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Musings of an Energy Nerd

Problematic Roof Designs

Architects and builders keep making the same mistakes when designing roofs

My motto: Keep it simple. This type of gable roof is likely to be trouble-free. Note that the chimney penetrates the roof near the ridge.

Some roof design errors are the work of designers who have never climbed a ladder, repaired a roof leak, or learned to bend flashing in a brake. Others happen during a remodeling project. Whether these design errors are examples of architectural sin or inexperienced builders’ boo-boos, they are painful to look at.

Valleys concentrate water

This valley concentrates the flow from the roof and funnels the flow to a chimney. [Photo credit: Martin Holladay]
The “chimney at the bottom of a valley” problem can be seen in some very expensive homes. [Photo from Landsearch.com]
OK, I know that valleys concentrate water. Where should I direct that water? Maybe I’ll send the water to the edge of a skylight. Extra credit here for the lack of kickout flashing at the bottom left. [Photo credit: Martin Holladay]
The “skylight at the bottom of a valley” problem is surprisingly common. [Photo credit: Martin Holladay]

Where is the flow directed?

Welcome, visitors! These two gable roofs send a good portion of the water they collect to a narrow slope directly over the entry door. The gutter above the door is likely to be overwhelmed during a hard rain. [Photo credit: Martin Holladay]

Concentrated flow

Designers need to consider how their proposed roof will shed water, of course. But they also need to consider how the roof will behave when it is blanketed with deep snow or a layer of ice.

Pity the poor dormer in the center of the roof. It is assailed from all sides, in all seasons, receiving gallons of water along with the usual measures of snow and ice. [Photo from Landsearch.com]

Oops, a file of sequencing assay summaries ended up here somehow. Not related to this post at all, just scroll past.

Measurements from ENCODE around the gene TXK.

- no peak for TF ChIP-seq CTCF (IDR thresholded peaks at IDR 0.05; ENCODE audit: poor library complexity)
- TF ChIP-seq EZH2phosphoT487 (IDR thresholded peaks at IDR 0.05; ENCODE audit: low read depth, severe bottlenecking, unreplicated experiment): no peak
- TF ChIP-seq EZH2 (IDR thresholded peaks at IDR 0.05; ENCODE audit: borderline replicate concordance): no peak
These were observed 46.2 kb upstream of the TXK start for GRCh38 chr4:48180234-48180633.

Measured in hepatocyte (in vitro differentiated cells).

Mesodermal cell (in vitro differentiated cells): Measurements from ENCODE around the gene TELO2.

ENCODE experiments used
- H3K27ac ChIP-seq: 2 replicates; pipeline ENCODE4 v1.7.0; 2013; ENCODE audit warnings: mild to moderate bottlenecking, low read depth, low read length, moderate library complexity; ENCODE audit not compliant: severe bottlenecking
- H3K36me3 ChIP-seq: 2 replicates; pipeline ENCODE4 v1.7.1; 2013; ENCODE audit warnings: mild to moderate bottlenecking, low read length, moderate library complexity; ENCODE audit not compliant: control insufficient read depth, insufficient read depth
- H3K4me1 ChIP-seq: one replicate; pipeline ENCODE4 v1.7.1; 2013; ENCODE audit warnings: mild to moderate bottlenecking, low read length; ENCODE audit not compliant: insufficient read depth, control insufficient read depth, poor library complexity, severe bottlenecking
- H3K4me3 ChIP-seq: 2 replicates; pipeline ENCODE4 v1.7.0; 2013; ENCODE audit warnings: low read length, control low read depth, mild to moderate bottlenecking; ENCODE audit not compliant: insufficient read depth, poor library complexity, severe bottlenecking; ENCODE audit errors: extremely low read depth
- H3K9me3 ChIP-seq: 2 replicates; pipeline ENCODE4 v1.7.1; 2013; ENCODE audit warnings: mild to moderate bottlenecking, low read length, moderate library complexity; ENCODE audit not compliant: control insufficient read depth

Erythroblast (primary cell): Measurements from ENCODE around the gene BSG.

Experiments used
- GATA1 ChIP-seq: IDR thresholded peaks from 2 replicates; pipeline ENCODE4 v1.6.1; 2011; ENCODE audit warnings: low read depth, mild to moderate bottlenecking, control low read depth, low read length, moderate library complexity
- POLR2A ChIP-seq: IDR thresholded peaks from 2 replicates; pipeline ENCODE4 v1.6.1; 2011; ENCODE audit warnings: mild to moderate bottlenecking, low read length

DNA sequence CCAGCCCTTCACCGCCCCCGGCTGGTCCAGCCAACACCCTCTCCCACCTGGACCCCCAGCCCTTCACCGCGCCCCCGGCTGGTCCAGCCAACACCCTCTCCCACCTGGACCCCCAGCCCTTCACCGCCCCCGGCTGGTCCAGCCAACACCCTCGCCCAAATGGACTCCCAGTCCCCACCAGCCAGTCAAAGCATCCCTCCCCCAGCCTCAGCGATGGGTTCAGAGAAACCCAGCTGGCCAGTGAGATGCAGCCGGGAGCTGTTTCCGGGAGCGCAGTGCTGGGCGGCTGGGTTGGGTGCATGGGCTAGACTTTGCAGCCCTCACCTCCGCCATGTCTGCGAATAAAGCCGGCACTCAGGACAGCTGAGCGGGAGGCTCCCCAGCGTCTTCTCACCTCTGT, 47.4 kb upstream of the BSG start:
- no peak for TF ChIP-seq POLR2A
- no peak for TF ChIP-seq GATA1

Snow management

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22 Comments

  1. antonio_o | | #1

    In a topic detour, the author writes:
    "Designers, take note: a real stone wall needs to continue down to grade. Real stone walls don’t float in mid-air."

    This is not necessarily factual. One may not like the look, but I have seen multiple cases of real full depth stone stacked on angle iron attached at points well above grade. Though such an installation is a wall of stone stacked outside a freestanding wall structure, I suppose the author might argue that the stone is not the "real wall." Obvious. However, that would apply to many brick veneer facades as well.

    1. charlie_sullivan | | #2

      The fact that it applies to brick veneer facades as well doesn't make it any less true.

    2. MartinHolladay | | #4

      Antonio,
      When non-structural brick veneer was first installed as cladding on the exterior side of wood-framed buildings, the veneer was an attempt to fool casual observers, leading them to believe that the house they were looking at was a brick house (that is, a house with structural brick walls) when, in fact, it was not.

      When the designer of a brick veneer house or a mason is oblivious enough of the history of brick masonry to install brick veneer that doesn't extend to grade -- in other words, brick veneer that sits on angle iron, with air beneath -- I feel justified in calling this travesty an aesthetic error.

      Indeed, as you write, "one may not like the look." I am a critic who does not like the look, and this opinionated piece of writing happens to be my blog, so I get to call them as I see them.